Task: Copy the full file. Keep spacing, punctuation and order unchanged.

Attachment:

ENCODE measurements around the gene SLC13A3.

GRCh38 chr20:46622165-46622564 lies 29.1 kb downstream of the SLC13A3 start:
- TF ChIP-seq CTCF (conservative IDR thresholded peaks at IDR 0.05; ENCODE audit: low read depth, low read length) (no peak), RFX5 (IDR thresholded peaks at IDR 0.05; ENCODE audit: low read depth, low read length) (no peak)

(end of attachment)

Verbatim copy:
ENCODE measurements around the gene SLC13A3.

GRCh38 chr20:46622165-46622564 lies 29.1 kb downstream of the SLC13A3 start:
- TF ChIP-seq CTCF (conservative IDR thresholded peaks at IDR 0.05; ENCODE audit: low read depth, low read length) (no peak), RFX5 (IDR thresholded peaks at IDR 0.05; ENCODE audit: low read depth, low read length) (no peak)